What you are doing will become scarce, and thus, more valuable, and a source of comfort for people. I would not even lose my head over it, Ms. John the Baptist.

As for all this Boston porn, that's another story. The photos are so beautiful, leading to feelings of lust and envy. Put those away!!

Ruth Anne Adams said...

At times, I exhorted them to blog like me, but I also always knew that they don't want to blog like me. Why should they?

They should blog like you in purpose. The should blog like themselves in style, subject choice and voice.

Ricardo said...

True artists often feel a little out of step with the mainstream swirling around them. But when all is said and done, it is the "artists" (and I mean this terminology in a broad, creative way) who are the vanguard of new movements, new ideas, new ways of looking at life. Artists answer a call which is partly in their hearts, and partly in the nature of the particular art itself.

And on another topic, didn't you (at one time) consider opening a bookstore in Boston? Did you wander past that location this weekend, or hadn't your planning gotten site-specific, when you thought about it years ago?

Lars said...

Thanks for the pics of Beacon Hill. I lived there for a year long ago and loved to walk the narrow streets on cool, bright days.

Douglas said...

Ann, I do blog like you, but not at Sentencing Law & Policy. I have golf blogging fun at The Golf Blog, and other blogging fun when sometimes guest blogging elsewhere. And I would do even more blogging if I had more time to spend on the computer.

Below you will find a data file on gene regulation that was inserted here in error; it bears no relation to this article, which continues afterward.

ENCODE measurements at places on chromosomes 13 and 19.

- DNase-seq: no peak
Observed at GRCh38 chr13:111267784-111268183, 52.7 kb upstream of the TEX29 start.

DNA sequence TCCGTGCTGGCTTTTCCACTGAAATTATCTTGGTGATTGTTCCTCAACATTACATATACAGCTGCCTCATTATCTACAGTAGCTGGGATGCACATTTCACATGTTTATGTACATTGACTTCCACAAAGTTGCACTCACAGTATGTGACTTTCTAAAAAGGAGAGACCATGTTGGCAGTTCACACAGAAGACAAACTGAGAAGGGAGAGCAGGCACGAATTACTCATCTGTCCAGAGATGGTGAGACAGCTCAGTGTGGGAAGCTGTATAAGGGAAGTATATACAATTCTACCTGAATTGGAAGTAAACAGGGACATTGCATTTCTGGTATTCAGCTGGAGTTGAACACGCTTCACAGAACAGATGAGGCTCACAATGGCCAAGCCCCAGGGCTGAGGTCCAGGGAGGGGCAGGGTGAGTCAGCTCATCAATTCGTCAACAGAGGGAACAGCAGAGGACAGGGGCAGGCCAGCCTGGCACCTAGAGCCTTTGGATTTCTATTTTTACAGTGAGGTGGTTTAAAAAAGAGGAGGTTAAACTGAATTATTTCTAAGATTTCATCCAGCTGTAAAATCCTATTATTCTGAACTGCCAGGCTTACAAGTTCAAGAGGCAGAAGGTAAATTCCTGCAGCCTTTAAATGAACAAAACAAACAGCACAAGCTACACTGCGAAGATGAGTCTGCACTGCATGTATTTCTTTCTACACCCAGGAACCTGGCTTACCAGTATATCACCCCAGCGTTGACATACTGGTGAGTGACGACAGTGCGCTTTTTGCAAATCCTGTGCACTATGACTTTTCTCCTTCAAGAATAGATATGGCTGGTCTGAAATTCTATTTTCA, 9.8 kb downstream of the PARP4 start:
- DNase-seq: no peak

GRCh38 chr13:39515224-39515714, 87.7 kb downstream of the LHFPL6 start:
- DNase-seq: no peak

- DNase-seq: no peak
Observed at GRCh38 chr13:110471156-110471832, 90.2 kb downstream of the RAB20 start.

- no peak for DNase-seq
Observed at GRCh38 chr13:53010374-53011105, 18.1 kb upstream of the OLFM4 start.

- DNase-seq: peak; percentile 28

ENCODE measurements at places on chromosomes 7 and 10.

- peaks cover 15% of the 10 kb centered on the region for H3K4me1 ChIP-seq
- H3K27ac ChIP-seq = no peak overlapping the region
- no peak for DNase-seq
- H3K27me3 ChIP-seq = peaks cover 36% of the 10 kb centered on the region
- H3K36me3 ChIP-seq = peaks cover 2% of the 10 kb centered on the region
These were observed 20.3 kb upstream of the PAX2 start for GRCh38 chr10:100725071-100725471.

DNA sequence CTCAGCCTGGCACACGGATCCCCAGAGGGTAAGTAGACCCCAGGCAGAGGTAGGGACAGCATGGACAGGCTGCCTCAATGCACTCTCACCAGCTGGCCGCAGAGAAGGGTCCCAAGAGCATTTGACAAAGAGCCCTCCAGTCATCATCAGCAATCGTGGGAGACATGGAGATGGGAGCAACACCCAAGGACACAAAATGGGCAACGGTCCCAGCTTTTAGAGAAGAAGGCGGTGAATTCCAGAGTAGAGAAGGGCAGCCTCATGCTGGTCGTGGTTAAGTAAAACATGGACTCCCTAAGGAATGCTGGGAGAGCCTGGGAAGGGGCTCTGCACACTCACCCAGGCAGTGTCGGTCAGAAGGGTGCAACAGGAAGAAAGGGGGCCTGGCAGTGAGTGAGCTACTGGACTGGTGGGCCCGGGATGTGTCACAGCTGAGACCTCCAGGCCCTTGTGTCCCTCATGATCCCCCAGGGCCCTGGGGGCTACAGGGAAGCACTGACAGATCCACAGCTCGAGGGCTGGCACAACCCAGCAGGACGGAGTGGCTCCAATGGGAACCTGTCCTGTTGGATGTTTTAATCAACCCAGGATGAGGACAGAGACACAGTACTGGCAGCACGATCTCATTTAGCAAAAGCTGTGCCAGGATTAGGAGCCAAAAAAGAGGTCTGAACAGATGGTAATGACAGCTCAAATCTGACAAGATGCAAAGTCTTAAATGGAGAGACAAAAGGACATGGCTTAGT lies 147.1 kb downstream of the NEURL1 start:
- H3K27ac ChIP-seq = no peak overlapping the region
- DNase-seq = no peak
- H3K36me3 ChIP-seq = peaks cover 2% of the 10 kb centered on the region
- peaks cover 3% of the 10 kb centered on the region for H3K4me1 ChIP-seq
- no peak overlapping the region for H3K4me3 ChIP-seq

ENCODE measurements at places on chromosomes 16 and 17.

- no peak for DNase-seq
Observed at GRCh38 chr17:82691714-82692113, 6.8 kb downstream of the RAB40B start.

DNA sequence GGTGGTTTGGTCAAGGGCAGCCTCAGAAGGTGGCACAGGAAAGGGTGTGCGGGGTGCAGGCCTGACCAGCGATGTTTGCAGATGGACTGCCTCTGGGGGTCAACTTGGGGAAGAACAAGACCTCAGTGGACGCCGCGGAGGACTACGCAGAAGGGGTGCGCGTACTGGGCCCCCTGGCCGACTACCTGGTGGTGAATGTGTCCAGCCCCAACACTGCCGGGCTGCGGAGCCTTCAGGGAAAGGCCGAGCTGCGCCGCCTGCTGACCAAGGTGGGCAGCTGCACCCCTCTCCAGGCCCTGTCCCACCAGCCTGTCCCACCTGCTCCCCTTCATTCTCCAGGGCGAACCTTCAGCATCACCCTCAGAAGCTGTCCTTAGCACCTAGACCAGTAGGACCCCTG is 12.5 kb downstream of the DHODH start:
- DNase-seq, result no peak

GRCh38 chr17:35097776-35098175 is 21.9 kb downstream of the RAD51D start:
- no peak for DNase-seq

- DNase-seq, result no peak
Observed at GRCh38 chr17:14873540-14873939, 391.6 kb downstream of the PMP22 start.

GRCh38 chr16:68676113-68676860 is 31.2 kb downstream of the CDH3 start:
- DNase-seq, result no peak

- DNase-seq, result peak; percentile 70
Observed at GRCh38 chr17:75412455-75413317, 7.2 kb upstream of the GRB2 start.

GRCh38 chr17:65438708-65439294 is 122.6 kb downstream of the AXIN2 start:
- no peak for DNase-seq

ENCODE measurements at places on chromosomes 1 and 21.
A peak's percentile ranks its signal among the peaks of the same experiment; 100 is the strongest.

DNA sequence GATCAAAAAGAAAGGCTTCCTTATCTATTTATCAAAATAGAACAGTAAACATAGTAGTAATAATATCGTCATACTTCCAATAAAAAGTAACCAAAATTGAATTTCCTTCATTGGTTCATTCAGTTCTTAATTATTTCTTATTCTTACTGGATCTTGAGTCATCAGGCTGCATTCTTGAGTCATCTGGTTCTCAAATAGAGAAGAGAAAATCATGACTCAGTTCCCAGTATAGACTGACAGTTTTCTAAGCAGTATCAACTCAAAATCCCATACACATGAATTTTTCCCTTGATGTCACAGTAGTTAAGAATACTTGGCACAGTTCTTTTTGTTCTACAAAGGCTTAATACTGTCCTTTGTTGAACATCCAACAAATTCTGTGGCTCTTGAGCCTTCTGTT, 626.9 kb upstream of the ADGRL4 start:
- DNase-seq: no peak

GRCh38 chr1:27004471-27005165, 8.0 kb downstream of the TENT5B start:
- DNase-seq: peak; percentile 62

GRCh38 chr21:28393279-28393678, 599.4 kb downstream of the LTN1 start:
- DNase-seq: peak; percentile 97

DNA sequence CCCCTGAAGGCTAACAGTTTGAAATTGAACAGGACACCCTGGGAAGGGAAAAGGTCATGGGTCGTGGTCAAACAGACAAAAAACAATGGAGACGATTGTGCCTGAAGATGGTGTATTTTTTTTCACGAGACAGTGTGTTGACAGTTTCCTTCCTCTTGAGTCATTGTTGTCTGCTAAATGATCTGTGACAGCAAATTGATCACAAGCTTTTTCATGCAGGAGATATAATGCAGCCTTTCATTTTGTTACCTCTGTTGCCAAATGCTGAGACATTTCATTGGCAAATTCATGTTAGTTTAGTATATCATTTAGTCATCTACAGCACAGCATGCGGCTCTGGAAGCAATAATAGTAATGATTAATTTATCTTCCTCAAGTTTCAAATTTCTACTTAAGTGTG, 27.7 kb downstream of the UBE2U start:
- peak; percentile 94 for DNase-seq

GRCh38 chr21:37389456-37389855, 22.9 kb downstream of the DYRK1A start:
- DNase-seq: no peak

The problem is, I do not get paid for being a blogger, I get paid for being a law professor. That's why I (and others, especially junior professors) may be especially eager to shift the paradigm of law professors to accept blogging as professionally valuable and not just personally valuable.

I worry that in your eagerness to be unconventional, you are encouraging others to embrace your own conventions.

Jacques Cuze said...
This comment has been removed by a blog administrator.
Jennifer said...
This comment has been removed by a blog administrator.
Susan Constanse said...

Where are my soulmates, the people who put blogging first? Are you not in love with blogging for blogging's sake, looking to see where blogging might lead you?

I just started blogging and I really enjoy it. But I think that people who intend to use this medium primarily for furthering their business are going to be disappointed. The only reason somebody is going to regularly check into a blog is if it's interesting. And really, how many people think commercials are interesting?

Sissy Willis said...

Darling, we're here. I love your blog for its "Renaissance Man" quality of knowing -- and loving -- many things about many things. It's the artist in you that always touches my heart and eye, of course, but beyond that, you always stretch my horizons.

Bissage said...

Perhaps big shot law professor Douglas might worry less about Prof. Althouse's eagerness and more about his own.

Hey, jackass! Shift this!

Wade_Garrett said...

Wino hecklers aside, Newbury Street is one of my favorite streets in the country -- so many great old rowhouses and cool little shops to look at. Marlborough Street, just a couple of blocks away, is even prettier!

Ann Althouse said...

Dale: "It started as a mainly Law Blog..."

No, it didn't. Read the old archives.

Doug: "Ann, I do blog like you, but not at Sentencing Law & Policy. I have golf blogging fun at The Golf Blog, and other blogging fun..."

"Fun" doesn't really express what blogging means to me. "Art" is closer. "Joy," perhaps. "Love." When lawprof bloggers say "fun" about me, I hear denigration. I reply "art," and you can hear what you will.

"The problem is, I do not get paid for being a blogger, I get paid for being a law professor. That's why I (and others, especially junior professors) may be especially eager to shift the paradigm of law professors to accept blogging as professionally valuable and not just personally valuable."